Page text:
Two metal storage vats containing beer at microbrewery, Cape Town, South Africa. (Photo by: Edwin Remsberg/VW PICS/UIG via Getty Image)

Source: James Barrett

A growing number of local distilleries are finding a creative way to help Americans  and their employees  amid the coronavirus pandemic.

Distilleries in Pennsylvania, Vermont and North Carolina are temporarily converting their operations to produce a much-needed product amid the plague of panic-buying: hand sanitizer.

In a report promoted by President Trump on Thursday, NBC News tells the story of multiple local distillery owners responding to the exploding demand for hand sanitizer, which has largely disappeared from shelves and is one of the more price-gouged items during the crisis.

“America’s Private Sector is stepping up to help us be STRONG!” Trump tweeted Thursday in reference to NBC’s report. “Many of the Nation’s distillers, large and small, are producing and donating hand sanitizer to help fight [COVID-19]. THANK YOU!”

“A Pennsylvania distillery owner who grew increasingly angry as he saw the skyrocketing price of hand sanitizer has decided to do something about it: He’s temporarily converting his operation into a production line for the suddenly hard-to-find, gooey, alcohol-based disinfectant,” NBC reported this week.

“Eight Oaks Farm Distillery filled its first 20 bottles on Monday, a batch destined for charitable groups that need hand sanitizer but haven’t been able to get it due to the coronavirus pandemic,” the outlet reports. “The family-owned distillery plans to dramatically boost production this week and distribute the bottles to charities as well as offer them at farmers’ markets where it sells its spirits and through its website. The price: whatever people decide to donate.”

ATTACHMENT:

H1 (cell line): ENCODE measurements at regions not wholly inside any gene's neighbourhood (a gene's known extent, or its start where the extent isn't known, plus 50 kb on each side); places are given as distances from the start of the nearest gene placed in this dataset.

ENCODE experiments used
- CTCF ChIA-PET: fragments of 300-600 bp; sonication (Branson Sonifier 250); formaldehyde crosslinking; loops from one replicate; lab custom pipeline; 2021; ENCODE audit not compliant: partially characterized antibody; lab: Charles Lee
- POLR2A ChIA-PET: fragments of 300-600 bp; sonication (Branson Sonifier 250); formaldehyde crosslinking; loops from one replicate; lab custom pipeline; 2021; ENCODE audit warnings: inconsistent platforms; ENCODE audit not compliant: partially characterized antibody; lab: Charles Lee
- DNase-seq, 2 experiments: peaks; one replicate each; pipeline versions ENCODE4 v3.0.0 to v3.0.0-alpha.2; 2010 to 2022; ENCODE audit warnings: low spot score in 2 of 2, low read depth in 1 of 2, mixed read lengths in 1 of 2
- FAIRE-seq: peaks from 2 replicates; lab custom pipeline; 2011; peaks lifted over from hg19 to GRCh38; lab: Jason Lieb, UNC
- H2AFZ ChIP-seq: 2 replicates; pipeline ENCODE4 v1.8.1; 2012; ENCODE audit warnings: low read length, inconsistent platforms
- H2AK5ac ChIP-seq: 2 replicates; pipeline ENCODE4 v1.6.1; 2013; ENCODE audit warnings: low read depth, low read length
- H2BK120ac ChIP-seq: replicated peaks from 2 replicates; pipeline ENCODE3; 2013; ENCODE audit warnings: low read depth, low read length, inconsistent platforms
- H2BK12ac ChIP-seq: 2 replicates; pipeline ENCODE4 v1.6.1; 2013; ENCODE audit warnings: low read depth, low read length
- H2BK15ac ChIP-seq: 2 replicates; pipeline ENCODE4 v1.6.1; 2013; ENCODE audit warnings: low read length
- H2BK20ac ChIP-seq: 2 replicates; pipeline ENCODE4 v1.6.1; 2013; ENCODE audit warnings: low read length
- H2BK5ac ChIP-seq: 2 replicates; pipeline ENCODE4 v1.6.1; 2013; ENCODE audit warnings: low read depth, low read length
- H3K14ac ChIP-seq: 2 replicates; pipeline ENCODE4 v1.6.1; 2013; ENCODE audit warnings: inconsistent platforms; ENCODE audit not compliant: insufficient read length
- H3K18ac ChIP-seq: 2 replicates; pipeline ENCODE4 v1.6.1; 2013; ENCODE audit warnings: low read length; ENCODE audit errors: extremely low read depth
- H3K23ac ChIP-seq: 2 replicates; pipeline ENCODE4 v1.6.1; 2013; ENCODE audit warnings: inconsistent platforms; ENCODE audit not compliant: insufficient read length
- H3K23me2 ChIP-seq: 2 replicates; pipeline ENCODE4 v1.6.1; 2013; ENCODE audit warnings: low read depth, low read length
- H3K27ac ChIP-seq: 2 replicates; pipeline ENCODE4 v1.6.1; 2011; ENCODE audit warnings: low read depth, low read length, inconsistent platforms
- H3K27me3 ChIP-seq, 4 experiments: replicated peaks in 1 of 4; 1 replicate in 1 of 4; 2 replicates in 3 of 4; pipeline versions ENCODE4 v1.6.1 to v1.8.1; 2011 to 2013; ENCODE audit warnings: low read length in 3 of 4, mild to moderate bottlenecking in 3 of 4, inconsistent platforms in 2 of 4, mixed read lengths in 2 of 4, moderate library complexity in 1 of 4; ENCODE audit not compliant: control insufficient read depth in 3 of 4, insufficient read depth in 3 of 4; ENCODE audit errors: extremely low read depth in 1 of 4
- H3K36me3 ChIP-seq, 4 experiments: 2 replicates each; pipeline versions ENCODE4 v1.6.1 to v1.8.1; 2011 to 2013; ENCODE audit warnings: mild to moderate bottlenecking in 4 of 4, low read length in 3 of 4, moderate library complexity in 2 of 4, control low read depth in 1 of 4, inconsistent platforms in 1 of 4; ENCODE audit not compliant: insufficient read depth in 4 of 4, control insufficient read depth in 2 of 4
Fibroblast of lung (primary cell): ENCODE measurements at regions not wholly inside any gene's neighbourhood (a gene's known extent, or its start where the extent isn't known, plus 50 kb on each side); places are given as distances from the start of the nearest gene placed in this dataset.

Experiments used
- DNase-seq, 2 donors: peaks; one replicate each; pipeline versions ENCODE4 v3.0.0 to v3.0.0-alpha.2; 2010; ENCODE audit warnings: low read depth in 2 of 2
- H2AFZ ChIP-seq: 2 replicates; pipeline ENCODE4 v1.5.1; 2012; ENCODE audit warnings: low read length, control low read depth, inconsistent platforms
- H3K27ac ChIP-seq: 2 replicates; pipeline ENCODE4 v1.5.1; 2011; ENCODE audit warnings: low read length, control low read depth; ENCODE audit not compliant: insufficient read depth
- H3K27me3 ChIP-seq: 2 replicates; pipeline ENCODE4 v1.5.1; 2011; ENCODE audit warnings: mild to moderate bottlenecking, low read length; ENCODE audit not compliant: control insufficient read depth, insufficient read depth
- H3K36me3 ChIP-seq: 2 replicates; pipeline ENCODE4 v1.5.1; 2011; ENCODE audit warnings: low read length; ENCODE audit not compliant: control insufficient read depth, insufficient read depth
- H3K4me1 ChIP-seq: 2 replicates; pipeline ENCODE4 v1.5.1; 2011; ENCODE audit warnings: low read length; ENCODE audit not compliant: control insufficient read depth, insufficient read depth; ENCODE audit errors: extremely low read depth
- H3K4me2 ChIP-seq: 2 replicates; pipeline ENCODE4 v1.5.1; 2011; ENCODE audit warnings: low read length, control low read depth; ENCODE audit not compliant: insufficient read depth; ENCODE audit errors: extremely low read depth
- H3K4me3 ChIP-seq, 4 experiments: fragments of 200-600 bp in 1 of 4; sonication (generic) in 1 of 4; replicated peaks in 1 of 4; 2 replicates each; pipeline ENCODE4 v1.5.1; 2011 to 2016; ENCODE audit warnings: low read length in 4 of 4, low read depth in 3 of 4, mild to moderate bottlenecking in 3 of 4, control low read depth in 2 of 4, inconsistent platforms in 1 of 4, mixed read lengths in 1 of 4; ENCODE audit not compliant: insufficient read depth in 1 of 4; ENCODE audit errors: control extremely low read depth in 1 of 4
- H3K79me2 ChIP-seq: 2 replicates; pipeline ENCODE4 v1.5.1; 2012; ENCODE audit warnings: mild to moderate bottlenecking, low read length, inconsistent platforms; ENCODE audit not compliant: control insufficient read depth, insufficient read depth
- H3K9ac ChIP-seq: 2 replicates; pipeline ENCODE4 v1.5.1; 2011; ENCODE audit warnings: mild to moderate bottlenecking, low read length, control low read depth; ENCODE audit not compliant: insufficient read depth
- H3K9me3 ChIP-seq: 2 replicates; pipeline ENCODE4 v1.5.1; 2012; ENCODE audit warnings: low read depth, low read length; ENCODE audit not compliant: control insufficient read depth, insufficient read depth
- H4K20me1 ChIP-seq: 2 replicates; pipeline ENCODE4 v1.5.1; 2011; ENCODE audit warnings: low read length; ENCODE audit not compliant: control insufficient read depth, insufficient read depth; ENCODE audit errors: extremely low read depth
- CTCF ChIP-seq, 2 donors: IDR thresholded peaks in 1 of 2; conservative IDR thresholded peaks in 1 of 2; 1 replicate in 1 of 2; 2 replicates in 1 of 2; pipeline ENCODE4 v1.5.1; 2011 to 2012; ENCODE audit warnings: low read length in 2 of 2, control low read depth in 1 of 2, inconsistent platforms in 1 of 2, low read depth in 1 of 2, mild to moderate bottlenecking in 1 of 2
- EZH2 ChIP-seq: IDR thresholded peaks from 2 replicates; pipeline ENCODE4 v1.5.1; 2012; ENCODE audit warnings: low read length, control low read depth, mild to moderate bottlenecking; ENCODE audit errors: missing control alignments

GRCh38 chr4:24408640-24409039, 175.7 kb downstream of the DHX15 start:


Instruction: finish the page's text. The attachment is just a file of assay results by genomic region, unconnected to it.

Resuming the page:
The goal, the brewery’s founder Chad Butters told NBC, is to “flood the valley with hand sanitizer and drive that price right down.”

Other distilleries are taking similar action, among them Vermont’s Green Mountain Distillers and Smugglers’ Notch Distillery and North Carolina’s Durham Distillery. The way the distilleries are handling payment varies, including whatever people choose to donate and donating a portion of proceeds to coronavirus response efforts.

Some of the motivation to convert the distilleries to hand sanitizer production is to find ways to be able to pay employees amid widespread mandated shutdowns of bars and restaurants.

“I know I have a unique opportunity to help out a little bit and keep my staff employed,” said Smugglers’ Notch Distillery co-owner Jeremy Elliott. Some 40% of the distillery’s business comes from bars and restaurants, NBC reports.

The hand sanitizer initiative is rapidly gaining traction. The Distilled Spirits Council of the United States has been in contact with  Trump’s coronavirus task force and regulatory agencies to help cut through the red tape. Chief Executive Officer Chris Swonger told NBC that so far the government has been quite receptive to their efforts.

Trump has been making a point of publicly celebrating the private sector’s response to the crisis. As The Daily Wire noted earlier this week, Trump took a moment Wednesday to praise retail giant Target’s efforts to continue to provide crucial supplies to Americans and care for their employees during the pandemic.

“The hospitality industry is going to be decimated by this and they are our primary clients. We’re looking for ways to help in the response to this, but also to find other ways to look for revenue streams,” Trump tweeted in response to Target CEO Brian Cornell, one of the CEOs who joined the president in a press conference last Friday, outlining new measures his company was taking.